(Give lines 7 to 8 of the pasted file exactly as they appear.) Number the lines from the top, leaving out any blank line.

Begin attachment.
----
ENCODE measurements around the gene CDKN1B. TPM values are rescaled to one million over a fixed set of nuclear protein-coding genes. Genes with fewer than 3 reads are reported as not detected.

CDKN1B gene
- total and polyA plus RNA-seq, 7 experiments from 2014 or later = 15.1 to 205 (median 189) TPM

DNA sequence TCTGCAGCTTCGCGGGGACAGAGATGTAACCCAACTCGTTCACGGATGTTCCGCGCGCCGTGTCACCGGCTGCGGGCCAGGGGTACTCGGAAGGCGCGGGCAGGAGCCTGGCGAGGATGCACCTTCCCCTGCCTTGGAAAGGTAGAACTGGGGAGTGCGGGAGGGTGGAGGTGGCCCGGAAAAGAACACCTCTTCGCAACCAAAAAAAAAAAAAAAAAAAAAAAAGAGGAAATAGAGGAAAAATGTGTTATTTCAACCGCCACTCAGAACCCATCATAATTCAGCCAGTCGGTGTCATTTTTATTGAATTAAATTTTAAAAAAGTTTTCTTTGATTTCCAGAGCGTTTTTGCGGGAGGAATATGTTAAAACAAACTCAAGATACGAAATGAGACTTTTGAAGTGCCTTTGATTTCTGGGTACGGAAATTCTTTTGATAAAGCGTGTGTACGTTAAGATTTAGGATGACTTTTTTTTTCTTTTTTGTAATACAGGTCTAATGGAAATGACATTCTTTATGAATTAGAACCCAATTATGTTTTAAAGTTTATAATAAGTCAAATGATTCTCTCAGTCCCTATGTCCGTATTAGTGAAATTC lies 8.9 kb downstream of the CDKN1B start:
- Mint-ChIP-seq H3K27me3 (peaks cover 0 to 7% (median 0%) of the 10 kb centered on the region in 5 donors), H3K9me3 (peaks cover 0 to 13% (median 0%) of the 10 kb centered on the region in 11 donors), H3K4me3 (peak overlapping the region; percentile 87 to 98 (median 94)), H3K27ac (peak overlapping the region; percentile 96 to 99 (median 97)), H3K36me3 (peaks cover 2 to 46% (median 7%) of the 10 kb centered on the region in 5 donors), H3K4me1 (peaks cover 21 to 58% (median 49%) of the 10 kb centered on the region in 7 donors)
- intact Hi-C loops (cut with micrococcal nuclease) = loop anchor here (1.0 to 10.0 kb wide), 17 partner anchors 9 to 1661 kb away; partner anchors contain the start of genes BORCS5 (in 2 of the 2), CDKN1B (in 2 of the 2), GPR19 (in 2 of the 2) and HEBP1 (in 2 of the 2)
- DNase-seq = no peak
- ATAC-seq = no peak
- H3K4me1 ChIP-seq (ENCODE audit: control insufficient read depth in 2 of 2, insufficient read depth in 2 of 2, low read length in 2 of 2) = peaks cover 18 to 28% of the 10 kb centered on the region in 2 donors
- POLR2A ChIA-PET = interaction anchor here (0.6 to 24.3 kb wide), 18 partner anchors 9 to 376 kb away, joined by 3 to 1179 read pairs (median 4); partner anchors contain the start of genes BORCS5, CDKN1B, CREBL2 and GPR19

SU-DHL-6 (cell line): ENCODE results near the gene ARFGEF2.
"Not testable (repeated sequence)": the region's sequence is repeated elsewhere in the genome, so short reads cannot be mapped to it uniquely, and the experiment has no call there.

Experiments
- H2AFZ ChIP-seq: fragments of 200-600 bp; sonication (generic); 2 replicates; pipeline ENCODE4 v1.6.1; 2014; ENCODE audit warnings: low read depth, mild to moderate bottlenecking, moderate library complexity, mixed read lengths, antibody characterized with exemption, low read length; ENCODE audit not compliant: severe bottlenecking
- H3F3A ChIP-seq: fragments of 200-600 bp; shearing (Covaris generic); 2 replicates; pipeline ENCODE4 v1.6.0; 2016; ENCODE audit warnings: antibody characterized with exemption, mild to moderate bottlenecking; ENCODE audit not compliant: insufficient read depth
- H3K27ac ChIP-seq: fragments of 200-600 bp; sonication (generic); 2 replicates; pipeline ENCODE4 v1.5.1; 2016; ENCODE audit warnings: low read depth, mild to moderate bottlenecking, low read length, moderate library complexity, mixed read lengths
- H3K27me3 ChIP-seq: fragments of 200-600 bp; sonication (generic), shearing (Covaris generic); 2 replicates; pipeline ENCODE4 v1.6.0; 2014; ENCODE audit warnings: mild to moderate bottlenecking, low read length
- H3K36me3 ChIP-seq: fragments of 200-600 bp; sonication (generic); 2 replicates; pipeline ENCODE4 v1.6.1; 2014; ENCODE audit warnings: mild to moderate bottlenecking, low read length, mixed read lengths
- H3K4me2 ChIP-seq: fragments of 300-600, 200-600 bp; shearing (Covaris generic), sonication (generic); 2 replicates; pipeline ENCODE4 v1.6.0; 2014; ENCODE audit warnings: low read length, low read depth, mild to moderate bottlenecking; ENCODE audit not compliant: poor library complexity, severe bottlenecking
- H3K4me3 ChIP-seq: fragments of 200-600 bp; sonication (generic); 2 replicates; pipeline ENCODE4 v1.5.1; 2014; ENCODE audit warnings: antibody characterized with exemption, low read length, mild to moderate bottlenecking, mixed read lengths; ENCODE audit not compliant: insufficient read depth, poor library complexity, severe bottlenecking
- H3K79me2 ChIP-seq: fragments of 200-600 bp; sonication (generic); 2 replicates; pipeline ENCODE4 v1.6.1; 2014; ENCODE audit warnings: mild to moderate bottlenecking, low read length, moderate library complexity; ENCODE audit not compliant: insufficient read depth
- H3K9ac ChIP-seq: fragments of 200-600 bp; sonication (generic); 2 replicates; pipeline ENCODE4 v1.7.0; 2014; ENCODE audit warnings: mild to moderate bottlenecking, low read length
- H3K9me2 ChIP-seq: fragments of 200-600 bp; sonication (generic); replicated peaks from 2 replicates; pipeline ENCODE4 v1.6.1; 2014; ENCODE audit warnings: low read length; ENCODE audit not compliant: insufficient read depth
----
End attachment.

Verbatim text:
- DNase-seq = no peak
- ATAC-seq = no peak